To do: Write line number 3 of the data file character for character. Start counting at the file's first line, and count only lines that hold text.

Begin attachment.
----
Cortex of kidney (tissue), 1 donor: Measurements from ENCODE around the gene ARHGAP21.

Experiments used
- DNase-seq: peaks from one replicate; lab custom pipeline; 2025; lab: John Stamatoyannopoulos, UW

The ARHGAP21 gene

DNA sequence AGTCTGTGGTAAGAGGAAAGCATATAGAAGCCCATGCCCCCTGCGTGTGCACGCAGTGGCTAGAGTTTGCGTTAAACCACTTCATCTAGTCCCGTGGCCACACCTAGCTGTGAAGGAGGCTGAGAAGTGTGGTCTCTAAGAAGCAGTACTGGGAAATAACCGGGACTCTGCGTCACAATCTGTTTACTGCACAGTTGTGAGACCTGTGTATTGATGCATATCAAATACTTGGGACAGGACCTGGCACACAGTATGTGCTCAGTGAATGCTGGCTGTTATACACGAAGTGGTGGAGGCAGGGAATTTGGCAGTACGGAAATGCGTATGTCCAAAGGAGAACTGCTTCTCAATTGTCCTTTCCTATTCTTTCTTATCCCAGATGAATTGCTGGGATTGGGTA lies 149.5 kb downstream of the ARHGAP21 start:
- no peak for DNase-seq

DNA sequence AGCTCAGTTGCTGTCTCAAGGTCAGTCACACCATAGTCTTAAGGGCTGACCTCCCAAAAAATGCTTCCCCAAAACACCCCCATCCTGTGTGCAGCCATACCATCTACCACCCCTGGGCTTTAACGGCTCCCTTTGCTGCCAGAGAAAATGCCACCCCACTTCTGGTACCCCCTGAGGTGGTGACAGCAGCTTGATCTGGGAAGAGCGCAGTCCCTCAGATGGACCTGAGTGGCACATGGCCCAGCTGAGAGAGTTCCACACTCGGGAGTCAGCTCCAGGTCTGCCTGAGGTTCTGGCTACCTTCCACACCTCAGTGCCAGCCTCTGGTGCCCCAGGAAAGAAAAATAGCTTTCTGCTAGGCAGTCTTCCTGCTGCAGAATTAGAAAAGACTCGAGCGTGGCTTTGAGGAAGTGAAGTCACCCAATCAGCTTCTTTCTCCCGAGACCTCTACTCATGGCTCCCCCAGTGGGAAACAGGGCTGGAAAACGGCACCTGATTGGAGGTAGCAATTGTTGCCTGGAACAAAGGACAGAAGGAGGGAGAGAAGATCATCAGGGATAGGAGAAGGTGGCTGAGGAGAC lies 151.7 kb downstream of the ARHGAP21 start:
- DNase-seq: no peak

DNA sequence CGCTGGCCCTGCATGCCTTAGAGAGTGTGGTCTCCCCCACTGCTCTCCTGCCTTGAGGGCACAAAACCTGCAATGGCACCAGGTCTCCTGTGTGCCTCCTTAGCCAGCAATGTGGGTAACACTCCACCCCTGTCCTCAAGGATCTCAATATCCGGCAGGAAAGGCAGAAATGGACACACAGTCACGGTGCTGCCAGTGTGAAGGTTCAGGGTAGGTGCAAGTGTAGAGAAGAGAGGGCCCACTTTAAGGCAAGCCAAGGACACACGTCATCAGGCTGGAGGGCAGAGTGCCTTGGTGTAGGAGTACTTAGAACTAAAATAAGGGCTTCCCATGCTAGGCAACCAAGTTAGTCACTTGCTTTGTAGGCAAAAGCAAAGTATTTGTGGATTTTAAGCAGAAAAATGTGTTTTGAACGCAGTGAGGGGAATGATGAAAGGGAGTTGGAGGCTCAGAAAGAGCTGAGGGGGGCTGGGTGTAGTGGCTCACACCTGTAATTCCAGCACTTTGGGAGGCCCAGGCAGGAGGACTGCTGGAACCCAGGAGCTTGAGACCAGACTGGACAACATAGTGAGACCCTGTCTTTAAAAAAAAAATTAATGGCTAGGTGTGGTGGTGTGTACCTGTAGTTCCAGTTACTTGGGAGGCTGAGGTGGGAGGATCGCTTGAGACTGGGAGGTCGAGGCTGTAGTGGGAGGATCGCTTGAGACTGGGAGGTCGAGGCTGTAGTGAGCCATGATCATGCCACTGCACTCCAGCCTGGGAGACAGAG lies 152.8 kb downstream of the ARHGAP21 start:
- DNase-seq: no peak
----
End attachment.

- DNase-seq: peaks from one replicate; lab custom pipeline; 2025; lab: John Stamatoyannopoulos, UW